Letters of Note: The first mail to be carried over the Atlantic

My new favorite tool: Workflowy!

WorkFlowy is ingenious . It is so simple, yet so effective. If I were to describe it to you, you might have a hard time appreciating why I am making all the fuss. But trust me, to use it is to love it.

I love it for a number of reasons.

1) It simplifies my todo lists into one massive yet easy to organize list.
2) It is a great way to keep a running log of what you accomplished.
3) It is possible to have a massive list that is still easy to focus on.
4) The ease of the tool allows you to focus on what you are trying to do / think about and not have to fuss with focusing on the tool.

If you like to or want to get or stay organized and simplify your life, check it out.

The Story Behind the Mastercard and VISA DDoS Attacks in response to their Wikileaks actions

Can be found here: Verbophobia | The Story Behind the Mastercard and VISA DDoS Attacks

DIY Gift for the Star Wars fan you know

This blog, Polly Want A Crafter?, has a great idea for a gift you can make for the Star Wars fan in your life. Here it is:

I love that! The blog post has a step by step description of how to make it. If you have time (and especially if you are short on cash) this could be a great gift.

Mastery versus achievement

Ben Casnocha has been talking on his blog about mastery, with his latest post (linked here) being The 30 Steps to Mastery.

With regards to mastery, I like to think of achievement versus mastery. We all set goals and then we set out to try and achieve them. For example, when I wanted to run my first marathon, I did this:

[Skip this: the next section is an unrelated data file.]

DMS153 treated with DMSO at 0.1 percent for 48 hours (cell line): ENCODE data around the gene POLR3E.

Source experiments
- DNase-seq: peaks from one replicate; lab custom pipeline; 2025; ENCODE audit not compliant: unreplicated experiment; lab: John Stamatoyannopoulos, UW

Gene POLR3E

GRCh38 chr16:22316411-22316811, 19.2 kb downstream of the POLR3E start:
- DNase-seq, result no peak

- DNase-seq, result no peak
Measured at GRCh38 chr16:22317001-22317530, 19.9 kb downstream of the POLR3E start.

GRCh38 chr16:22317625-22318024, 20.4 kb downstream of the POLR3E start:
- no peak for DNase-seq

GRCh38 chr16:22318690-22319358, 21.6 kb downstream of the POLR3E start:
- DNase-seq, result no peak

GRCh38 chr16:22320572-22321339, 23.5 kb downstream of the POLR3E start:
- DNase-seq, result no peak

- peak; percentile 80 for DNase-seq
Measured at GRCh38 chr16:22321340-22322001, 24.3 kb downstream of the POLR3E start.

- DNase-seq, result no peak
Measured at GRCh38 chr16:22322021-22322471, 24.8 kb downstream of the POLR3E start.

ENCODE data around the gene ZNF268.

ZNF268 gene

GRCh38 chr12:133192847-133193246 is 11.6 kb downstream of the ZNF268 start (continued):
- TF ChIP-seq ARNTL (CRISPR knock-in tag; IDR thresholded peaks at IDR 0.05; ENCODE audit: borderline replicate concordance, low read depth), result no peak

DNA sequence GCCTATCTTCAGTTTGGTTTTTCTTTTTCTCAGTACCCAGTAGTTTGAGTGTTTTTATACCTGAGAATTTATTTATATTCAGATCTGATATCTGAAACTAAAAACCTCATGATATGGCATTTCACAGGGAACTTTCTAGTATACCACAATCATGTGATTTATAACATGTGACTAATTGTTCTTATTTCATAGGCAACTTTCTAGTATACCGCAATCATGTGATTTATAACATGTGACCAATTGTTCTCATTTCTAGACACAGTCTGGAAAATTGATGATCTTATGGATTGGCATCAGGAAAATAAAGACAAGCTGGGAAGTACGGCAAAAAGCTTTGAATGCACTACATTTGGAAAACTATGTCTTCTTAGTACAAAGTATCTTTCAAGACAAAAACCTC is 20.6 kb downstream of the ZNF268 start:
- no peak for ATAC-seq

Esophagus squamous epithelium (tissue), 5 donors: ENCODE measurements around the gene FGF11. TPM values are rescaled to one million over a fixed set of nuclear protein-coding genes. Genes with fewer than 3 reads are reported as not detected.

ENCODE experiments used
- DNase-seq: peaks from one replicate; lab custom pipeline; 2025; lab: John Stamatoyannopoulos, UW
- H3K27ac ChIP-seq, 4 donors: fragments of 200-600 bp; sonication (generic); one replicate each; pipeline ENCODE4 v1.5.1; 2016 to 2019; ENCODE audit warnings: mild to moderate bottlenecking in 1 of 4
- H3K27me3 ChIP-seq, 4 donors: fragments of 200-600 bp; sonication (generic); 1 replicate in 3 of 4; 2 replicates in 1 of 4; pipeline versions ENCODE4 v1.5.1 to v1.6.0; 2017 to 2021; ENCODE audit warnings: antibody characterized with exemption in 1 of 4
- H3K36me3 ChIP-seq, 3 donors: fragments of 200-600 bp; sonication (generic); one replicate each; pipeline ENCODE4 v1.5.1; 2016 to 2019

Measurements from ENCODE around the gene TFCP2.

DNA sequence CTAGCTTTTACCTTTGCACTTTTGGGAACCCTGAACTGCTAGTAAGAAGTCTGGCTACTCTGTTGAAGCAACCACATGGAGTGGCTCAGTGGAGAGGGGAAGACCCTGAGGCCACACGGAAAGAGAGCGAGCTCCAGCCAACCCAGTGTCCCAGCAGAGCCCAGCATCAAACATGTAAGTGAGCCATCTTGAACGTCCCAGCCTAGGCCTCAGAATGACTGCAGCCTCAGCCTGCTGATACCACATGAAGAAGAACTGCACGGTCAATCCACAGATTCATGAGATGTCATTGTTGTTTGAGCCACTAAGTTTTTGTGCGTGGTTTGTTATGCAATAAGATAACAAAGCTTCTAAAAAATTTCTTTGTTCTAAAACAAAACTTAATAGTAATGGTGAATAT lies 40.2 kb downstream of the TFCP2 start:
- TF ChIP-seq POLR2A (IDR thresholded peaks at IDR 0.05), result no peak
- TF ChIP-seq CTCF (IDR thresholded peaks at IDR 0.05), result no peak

1. Start
  2. Formulate my goal (e.g. run a fall marathon in Halifax after I turn 30)
  3. Investigate how to achieve my goal (talk to my brother who ran a marathon, look at running plans and programs available for me)
  4. Design a plan to guide me towards achieving my goal (based on my investigation, I had a 20 week plan to achieve my goal).
  5. Being executing the plan (start training!)
  6. Modify the plan as I go along (deal with aches and pains and illness, bad weather, busyness)
  7. Achieve my goal! (I completed my first marathon in 3 hours and 47 minutes! When I first started, I could barely run 5 miles at a stretch, and when I finished, I could run over 26 miles!)

Note, unlike Ben’s list, there’s no seemingly endless list of going and going. Furthermore, there is no notion of Mastery. I didn’t plan to master the marathon.  I went on to run a number of other marathons and I got better and better (those were my future goals), but there was never any idea of Mastery in place.

It’s not always a question of Mastery or Failure (to master the activity in question). Instead you can have a process where you go from accomplishment to accomplishment, always getting better along the way.